Shelburne Lead Mining Company records, 1846 - 1854Manuscript MS-1269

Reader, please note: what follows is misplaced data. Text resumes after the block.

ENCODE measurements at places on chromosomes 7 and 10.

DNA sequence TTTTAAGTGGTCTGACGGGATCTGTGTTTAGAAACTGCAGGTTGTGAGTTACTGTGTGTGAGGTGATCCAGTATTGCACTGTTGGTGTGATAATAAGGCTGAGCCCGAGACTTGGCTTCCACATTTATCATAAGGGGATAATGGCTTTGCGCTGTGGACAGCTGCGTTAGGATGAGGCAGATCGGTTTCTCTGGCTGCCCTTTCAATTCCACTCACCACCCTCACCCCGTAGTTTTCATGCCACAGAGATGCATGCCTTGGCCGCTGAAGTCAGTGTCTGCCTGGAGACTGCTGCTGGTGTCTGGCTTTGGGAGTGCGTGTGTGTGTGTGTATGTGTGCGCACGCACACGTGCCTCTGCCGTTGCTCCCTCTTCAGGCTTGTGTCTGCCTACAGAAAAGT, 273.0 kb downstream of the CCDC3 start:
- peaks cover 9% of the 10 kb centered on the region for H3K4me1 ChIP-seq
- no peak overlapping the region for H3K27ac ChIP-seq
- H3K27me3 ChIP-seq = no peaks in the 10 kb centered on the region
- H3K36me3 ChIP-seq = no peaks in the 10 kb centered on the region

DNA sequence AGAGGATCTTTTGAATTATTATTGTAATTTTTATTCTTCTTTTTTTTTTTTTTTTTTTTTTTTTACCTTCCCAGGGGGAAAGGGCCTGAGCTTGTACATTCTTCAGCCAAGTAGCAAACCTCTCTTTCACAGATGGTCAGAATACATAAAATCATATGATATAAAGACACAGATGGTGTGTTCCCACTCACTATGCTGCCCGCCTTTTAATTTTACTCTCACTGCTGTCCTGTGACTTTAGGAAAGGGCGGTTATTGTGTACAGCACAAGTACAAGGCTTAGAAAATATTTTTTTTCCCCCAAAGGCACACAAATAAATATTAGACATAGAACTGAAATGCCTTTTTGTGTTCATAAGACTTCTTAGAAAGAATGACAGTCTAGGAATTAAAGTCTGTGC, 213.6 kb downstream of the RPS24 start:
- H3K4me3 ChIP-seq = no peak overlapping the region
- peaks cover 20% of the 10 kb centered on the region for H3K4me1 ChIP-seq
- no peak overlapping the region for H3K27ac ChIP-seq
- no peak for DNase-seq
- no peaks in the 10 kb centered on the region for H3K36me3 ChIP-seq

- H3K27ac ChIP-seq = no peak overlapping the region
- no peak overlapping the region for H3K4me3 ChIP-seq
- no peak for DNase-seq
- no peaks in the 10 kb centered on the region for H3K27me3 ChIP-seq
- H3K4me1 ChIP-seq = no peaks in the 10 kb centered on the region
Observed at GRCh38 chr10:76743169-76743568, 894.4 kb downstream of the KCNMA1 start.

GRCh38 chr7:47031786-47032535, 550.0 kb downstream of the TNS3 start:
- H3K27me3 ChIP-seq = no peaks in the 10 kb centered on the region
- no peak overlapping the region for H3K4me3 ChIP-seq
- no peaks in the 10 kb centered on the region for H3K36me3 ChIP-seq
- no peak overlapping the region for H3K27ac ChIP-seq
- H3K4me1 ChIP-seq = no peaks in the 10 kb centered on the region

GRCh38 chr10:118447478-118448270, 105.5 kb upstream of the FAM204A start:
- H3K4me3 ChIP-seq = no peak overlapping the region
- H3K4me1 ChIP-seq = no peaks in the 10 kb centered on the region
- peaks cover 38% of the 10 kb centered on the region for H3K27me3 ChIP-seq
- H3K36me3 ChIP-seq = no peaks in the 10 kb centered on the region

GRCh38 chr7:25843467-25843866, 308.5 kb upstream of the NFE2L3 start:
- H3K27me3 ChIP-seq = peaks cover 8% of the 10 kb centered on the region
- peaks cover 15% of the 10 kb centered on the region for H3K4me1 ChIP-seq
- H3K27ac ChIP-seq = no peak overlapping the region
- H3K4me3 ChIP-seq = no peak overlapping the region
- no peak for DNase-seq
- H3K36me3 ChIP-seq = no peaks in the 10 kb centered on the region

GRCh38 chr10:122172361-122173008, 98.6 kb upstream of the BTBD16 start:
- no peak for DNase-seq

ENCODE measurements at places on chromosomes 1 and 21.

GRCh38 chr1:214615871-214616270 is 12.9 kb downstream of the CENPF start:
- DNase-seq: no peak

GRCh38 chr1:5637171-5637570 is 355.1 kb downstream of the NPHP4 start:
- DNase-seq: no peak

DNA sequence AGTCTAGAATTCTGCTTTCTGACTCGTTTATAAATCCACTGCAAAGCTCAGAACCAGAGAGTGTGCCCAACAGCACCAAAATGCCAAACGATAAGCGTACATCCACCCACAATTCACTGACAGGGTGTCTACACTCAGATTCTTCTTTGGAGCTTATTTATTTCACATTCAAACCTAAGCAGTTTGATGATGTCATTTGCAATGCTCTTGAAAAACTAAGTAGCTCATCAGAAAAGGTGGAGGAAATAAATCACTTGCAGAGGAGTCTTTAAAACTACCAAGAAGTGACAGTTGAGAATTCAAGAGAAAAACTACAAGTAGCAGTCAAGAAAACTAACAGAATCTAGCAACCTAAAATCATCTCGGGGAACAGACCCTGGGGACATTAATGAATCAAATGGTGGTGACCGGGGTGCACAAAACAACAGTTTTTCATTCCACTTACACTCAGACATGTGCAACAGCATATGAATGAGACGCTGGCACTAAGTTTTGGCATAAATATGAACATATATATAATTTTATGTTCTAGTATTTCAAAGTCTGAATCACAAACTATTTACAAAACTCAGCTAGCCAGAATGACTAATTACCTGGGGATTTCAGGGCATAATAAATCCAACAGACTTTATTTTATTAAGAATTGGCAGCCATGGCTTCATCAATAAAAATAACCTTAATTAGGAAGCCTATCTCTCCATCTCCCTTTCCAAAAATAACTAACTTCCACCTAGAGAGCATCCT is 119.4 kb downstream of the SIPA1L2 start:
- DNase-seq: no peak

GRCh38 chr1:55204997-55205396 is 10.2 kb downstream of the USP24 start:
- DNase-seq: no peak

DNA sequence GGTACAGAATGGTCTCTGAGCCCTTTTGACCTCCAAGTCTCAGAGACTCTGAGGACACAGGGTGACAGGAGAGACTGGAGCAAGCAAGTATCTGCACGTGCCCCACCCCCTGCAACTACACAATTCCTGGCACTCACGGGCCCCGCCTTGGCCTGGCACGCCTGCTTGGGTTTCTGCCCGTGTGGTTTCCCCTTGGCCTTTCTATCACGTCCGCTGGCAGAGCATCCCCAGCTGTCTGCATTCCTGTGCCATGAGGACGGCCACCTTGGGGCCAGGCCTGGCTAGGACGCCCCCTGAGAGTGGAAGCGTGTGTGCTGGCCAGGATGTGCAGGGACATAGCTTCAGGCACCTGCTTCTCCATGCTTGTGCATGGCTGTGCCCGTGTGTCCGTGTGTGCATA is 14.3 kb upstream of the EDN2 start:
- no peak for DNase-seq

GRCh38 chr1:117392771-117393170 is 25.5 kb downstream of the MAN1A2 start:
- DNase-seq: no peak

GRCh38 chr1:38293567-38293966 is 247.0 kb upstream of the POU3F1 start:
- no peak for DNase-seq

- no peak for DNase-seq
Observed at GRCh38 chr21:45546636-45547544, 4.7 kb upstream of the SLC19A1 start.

The Shelburne lead mine was built after Amos Peabody discovered lead ore near the banks of the Great Brook (a small tributary to the Androscoggin River and later renamed Lead Brook) in 1820. However, it took another twenty five years before New York capitalists became interested enough to investigate. A rich deposit of lead was found and the mine opened in the fall of 1846. Two shafts were sunk in the bed of the brook, and a tunnel projected thirty-five feet into the hillside. An engine pumped air into the shaft and water out of it, but the ore was hauled up by horses attached to a whimsey. A large framed building, known as the wash-house, was erected. At the wash-house the ore was crushed, sifted, washed and smelted and the led run into bars about two feet long. In 1849, the mine was abandoned because it was not profitable, but in 1856 it was opened up again and mined until the 1880s.

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